The temperature dropped to 9 degrees last night, which surely means that winter is on its way. And that in turn means that many of us Mitchells Islanders will be partaking of our annual migration to warmer climes over the next few months. Our good friends Kerry and Gordon leave on Tuesday for the Galapagos, then on to Europe, New York and Japan. Rick and I head off for Canada soon; in July Eve and Daniel take in a wedding and some touring in the USA; in September Judy and Michael will go dancing their way across Cuba and the southern United States.
And what that means is that we won’t all be together again until the end of October. So we decided we should get together for a farewell-to-travellers’ dinner last night. As icing on the cake, housemate Judy suggested that, since the dinner would be on the eve of Mother’s Day, we each take the opportunity to honour our own mothers by telling some of their story.
So after indulging in one of Rick’s Massaman curries, a fine Penfold’s red, and some champagne, we talked about our mothers—one at a time. You should have met these eight mothers! I wish you could have gotten to know them all as I did last night. We were shown photographs, we had bits of letters and interviews read to us, and we were told remarkable stories. We’ve heard about these mothers, but last night each one came alive in our imaginations, as never quite before.
They were a varied lot, these mums. The oldest was born in 1905, the youngest in 1921. One had died in her thirties; only one is still alive, at age 93 (my own lovely mother). They were all deeply influenced by the Great Depression, and were young women through World War II.
There was a politician’s wife, a famous model, and someone who had been visiting family in Poland when the Germans invaded. Someone had run a number of family businesses. One had nine children. Four of the eight mothers were farm women. There was an artist, a drummer, a couple of gardeners, an accountant, some seamstresses. Several began a second career or took up studies when their families had grown. In keeping with the times, most ran a tight ship. All had been tested by and survived serious challenges: abandonment, bad marriages, loss of offspring, being judged by family and community. Religion, divorce, war and poverty all had their impact.
There were wonderful photos; I stared into those faces to see what I could discern about these smiling women with their arms around children who I know today as 60 and 70 year olds. Old photos are always like that: they hold their secrets, some of which I couldn’t begin to guess at. We became present to a very different time: a more conservative time, a time of fewer choices, when things moved more slowly. We could sense a culture by which our own has been shaped.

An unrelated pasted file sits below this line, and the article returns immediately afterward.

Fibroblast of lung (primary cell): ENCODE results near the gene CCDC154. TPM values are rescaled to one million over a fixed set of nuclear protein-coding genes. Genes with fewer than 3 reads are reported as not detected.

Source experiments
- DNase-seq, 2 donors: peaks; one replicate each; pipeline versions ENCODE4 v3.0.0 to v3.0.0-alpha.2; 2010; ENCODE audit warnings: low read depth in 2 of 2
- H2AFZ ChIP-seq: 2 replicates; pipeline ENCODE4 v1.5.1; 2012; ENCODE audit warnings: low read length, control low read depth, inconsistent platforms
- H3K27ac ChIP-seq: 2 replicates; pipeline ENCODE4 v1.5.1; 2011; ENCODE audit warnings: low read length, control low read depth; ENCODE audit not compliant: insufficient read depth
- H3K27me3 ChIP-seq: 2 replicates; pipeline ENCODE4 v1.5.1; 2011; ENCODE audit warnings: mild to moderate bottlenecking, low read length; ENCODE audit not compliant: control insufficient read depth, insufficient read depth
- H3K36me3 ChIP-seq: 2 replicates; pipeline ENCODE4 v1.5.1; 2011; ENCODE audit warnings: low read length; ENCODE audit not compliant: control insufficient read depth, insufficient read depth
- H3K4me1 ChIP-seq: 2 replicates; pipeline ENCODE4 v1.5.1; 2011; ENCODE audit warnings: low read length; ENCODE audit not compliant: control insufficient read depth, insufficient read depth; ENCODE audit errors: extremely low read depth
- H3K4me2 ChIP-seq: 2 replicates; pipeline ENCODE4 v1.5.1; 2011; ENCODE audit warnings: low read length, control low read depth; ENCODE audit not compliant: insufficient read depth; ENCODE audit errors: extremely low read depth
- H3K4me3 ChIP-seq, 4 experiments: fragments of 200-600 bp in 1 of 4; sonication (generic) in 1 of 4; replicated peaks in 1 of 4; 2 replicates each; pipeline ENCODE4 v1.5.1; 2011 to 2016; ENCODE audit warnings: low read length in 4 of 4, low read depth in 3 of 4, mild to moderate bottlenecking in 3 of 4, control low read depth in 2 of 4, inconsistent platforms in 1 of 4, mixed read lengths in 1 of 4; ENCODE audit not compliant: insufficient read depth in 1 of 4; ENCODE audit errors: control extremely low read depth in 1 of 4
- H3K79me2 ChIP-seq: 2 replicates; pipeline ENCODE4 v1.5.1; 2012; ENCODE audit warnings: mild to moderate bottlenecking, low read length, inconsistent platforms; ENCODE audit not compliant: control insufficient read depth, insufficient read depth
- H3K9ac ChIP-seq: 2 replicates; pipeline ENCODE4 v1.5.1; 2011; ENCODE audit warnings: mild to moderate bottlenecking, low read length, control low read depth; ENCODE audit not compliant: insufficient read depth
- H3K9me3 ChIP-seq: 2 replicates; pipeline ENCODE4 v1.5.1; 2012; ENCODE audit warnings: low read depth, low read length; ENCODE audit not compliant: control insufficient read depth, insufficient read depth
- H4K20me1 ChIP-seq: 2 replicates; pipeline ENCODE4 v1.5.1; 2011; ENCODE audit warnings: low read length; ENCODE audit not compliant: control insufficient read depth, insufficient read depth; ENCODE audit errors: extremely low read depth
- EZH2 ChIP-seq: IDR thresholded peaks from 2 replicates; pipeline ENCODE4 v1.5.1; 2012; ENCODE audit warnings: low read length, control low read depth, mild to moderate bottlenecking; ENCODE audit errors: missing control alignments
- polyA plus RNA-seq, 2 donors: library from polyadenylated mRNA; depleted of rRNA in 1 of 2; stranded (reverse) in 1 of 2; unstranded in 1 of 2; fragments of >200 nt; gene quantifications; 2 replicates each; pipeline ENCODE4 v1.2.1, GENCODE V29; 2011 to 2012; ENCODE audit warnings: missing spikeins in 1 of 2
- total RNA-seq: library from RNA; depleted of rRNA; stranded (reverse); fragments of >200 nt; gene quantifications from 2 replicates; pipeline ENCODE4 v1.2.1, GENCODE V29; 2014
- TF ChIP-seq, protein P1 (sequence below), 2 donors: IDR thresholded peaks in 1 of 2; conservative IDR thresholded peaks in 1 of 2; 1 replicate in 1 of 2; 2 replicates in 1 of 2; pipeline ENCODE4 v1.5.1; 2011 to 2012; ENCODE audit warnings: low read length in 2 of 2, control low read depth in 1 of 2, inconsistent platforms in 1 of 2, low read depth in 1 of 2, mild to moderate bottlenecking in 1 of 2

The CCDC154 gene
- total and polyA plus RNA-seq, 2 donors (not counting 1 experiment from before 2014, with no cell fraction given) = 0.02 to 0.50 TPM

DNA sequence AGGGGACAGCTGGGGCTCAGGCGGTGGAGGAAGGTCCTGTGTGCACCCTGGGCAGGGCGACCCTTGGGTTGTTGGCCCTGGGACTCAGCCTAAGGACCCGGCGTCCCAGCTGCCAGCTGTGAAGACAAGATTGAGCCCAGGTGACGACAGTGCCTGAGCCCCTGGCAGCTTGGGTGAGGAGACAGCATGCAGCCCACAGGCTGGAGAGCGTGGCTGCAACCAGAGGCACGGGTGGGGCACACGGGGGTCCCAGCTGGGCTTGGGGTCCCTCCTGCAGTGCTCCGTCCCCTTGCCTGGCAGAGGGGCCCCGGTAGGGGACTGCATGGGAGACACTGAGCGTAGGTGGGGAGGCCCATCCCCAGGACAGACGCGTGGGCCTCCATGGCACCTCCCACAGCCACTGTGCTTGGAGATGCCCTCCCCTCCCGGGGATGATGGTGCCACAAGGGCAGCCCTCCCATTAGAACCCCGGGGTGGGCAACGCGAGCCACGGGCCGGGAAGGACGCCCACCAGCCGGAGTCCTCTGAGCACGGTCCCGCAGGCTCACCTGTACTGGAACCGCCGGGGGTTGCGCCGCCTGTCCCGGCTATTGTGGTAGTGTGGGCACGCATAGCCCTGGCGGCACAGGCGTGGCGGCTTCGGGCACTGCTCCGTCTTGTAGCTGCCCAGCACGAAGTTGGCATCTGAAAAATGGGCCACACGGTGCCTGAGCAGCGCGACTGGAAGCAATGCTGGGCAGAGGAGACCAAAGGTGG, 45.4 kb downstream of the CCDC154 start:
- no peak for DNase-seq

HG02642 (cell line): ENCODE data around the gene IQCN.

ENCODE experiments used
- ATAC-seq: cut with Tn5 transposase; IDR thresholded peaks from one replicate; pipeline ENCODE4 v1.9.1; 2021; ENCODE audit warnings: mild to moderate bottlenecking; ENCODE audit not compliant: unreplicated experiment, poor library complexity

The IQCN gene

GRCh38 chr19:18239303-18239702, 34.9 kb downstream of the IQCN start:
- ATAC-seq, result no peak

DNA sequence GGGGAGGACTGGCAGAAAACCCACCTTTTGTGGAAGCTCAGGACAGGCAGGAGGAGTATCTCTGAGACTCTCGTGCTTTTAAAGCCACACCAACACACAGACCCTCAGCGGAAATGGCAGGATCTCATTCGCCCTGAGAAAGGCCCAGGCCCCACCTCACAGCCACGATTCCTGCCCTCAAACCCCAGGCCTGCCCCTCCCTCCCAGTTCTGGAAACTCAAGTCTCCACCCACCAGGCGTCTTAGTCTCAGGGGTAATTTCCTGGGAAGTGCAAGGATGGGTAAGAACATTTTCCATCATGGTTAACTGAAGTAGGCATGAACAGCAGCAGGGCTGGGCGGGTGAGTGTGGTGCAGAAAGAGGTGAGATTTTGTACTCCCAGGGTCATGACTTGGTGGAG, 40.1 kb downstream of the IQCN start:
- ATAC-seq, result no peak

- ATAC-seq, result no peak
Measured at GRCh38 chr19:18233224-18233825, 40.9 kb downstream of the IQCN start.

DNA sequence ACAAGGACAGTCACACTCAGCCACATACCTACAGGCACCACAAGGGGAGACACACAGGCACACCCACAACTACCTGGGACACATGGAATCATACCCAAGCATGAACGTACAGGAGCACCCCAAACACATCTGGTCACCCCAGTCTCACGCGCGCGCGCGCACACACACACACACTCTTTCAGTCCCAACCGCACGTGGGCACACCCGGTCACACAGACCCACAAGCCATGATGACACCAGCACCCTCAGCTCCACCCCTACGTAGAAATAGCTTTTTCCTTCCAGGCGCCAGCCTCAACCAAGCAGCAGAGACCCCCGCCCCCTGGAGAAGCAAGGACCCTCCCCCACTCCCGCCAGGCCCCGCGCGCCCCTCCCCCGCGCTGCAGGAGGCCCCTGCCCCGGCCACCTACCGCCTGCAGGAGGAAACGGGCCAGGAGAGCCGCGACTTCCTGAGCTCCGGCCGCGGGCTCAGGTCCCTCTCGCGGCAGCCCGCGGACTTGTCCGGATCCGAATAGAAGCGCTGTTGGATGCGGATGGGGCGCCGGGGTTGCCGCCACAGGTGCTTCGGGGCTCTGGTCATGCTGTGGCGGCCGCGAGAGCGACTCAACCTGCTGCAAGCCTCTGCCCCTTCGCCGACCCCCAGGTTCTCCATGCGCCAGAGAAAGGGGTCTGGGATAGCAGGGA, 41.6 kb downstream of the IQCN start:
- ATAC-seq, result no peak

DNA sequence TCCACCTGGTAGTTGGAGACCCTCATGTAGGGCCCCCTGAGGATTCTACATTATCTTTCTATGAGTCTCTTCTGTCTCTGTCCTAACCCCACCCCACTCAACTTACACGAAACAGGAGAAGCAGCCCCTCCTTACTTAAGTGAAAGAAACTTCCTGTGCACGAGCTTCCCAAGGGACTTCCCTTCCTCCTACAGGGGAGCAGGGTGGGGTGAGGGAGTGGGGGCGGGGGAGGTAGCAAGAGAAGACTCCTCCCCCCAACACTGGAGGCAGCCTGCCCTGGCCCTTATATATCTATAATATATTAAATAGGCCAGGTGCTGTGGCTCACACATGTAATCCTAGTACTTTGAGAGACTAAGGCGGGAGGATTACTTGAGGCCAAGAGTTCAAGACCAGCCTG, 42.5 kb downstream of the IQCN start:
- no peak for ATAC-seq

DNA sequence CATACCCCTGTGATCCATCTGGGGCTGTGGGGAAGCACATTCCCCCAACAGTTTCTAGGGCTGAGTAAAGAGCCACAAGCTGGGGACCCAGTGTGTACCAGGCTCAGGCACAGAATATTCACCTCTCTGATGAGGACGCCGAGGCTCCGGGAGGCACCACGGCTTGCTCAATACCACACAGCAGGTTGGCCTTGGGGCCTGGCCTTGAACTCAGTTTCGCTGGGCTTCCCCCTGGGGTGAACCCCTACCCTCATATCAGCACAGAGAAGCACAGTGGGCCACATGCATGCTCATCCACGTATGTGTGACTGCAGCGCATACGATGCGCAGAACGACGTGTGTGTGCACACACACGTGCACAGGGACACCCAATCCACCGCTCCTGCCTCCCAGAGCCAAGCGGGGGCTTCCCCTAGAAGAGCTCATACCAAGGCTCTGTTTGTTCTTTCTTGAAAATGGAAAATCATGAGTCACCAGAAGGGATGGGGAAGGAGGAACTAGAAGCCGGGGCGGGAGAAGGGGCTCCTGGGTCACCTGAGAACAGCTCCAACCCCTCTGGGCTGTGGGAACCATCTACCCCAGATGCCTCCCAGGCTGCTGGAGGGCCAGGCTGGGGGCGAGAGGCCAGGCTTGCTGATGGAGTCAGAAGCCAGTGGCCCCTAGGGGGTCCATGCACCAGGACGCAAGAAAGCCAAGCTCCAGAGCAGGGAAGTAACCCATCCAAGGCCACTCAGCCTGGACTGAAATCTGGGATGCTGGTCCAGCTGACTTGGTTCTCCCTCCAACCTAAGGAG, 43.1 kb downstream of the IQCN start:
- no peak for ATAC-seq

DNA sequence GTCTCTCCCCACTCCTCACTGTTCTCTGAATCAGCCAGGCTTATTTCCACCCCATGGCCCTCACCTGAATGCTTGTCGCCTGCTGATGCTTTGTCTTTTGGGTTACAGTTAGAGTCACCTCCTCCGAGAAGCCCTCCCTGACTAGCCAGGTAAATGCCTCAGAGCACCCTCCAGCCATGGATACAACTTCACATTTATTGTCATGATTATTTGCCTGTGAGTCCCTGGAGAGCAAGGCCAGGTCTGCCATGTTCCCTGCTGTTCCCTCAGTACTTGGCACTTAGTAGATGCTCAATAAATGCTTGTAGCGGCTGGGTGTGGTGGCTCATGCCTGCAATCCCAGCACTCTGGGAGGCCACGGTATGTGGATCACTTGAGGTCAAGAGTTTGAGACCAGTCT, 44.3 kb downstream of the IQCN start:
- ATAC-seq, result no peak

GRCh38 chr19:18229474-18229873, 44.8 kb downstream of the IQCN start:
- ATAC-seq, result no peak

As people spoke, a few shadowy silhouettes slid into the room with us. The children we were when our mothers were young women showed up as the stories were told: there was a little Eve helping to hold the family together while her mum had a rough patch, as well as a little Judy swaddled in family secrets and a little Michael dealing with his mother’s illness. Also there in the room we could sense fragments of our mothers in who we are today: ”Aha! – I see you in what you’re saying about her.”
The love each of us had for these women who gave birth to us was palpable, as well as how much they mean to us now. And we could feel the love they clearly had for us, and for our siblings. Their courage, beauty, exuberance, commitment and caring filled our living room.
This parade of mothers populated my dreams last night, and they’ve been strolling through my head since. I hear echoes of their voices and the click of their high-heeled shoes. I sense their strong feelings and their brows furrowed with concentration. They are women from the past who have had an immeasurable impact on people I love in the present, and they came alive last night.
It was a great exercise, which I strong recommend. There are still a few hours of Mother’s Day left. Especially if you haven’t seen your mother for some time, grab some friends and take a half hour each to bring Mum to the table with you.
And if you can’t get to it today, do it next week—because, actually, any day is a good day to acknowledge one’s mother and reflect on one’s roots.